The First District Court of Appeals has issued a ruling against a filing that would have reduced the abusive use of Assignment of Benefits (AOBs) – a problem highlighted by the media and one that will lead to rate increases.

In June 2013, Security First Insurance requested the Florida Office of Insurance Regulation (OIR) allow it to use new policy language that would reduce abusive practices. The OIR denied the request and the company’s subsequent administrative hearing. This led Security First Insurance to file an appeal with the First District Court of Appeals. The court recently upheld the OIR’s decision and denied Security First Insurance’s request to amend its policy language.

In its ruling, the court stated that Security First Insurance provided evidence “that a ‘cottage industry’ of ‘vendors, contractors, and attorneys’ exists that use the ‘assignments of benefits and the threat of litigation’ to ‘extract higher payments from insurers.’ These concerns, however, are matters of policy that we are ill-suited to address.”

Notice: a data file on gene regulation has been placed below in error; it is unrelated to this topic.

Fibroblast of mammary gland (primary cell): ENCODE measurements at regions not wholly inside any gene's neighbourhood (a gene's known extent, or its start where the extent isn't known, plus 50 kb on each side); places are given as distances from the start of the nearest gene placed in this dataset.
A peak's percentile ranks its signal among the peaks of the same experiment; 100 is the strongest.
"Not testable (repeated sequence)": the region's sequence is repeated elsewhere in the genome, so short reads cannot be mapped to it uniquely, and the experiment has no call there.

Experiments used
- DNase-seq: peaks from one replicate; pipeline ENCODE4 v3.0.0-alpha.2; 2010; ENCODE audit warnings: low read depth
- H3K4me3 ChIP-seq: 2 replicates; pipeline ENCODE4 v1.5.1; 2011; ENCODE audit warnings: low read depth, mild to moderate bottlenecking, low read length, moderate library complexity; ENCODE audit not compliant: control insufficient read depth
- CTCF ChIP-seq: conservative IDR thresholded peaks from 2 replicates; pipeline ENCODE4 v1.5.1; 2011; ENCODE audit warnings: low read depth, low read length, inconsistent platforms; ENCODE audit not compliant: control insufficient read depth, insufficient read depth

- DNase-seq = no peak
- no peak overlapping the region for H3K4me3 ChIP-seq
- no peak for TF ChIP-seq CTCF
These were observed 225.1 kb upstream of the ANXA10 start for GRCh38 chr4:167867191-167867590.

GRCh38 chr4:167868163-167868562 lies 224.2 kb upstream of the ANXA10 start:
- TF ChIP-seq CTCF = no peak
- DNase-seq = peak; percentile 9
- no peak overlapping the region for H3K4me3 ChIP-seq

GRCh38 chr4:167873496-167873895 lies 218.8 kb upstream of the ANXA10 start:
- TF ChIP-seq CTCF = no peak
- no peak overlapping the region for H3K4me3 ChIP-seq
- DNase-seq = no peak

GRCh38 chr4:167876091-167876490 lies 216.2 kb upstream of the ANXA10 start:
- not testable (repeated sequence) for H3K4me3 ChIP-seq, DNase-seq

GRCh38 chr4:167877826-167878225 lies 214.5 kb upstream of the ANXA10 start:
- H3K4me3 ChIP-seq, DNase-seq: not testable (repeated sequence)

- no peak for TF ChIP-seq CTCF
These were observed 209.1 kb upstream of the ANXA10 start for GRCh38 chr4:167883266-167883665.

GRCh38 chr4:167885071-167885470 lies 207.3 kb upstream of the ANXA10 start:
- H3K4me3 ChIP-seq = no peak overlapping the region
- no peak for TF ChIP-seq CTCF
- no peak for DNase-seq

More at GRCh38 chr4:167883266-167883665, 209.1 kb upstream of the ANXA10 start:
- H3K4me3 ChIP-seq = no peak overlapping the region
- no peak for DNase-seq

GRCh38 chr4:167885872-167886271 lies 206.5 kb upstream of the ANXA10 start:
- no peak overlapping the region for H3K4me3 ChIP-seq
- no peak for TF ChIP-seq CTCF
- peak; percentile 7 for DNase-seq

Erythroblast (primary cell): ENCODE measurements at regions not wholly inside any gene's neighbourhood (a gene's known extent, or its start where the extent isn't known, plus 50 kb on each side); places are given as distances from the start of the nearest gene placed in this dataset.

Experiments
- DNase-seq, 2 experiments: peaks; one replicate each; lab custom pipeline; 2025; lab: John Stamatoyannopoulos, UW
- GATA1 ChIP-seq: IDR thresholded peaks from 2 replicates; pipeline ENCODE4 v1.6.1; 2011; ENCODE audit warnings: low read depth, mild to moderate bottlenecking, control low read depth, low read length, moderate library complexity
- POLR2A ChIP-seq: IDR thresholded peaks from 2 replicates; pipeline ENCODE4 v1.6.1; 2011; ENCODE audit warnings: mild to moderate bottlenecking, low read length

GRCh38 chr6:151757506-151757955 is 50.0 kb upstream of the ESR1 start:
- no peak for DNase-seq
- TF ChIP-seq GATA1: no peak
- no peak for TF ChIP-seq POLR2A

“We’re doing the best we can to lower the cost of homeowners insurance and protect our customers from the exploitation of assignment of benefits,” said Locke Burt, Security First Insurance chairman and president. “We are disappointed with the court’s ruling and the lack of action from the Chief Financial Officer, the Florida OIR, and the legislature,” Burt continued.

“We’re going to keep our options open and continue to combat the issue,” said Burt. “We need to put a stop to what’s become one of the largest and fastest growing cost-drivers our industry has seen.”

Abuse of AOBs hurts consumers; raises rates

Security First Insurance has seen the use of abusive AOBs skyrocket and is now averaging one AOB-related lawsuit a day or approximately 350 AOB-related claims per year.

On average, a claim containing an AOB costs $3,500 - $7,500 more than a claim without AOB. The abuse of AOBs costs roughly $50 million a year. This increase in costs is passed directly to consumers in the form of higher homeowners insurance premiums.

What can consumers do? They can protect themselves by contacting their insurance company first to file their claim before signing any documentation.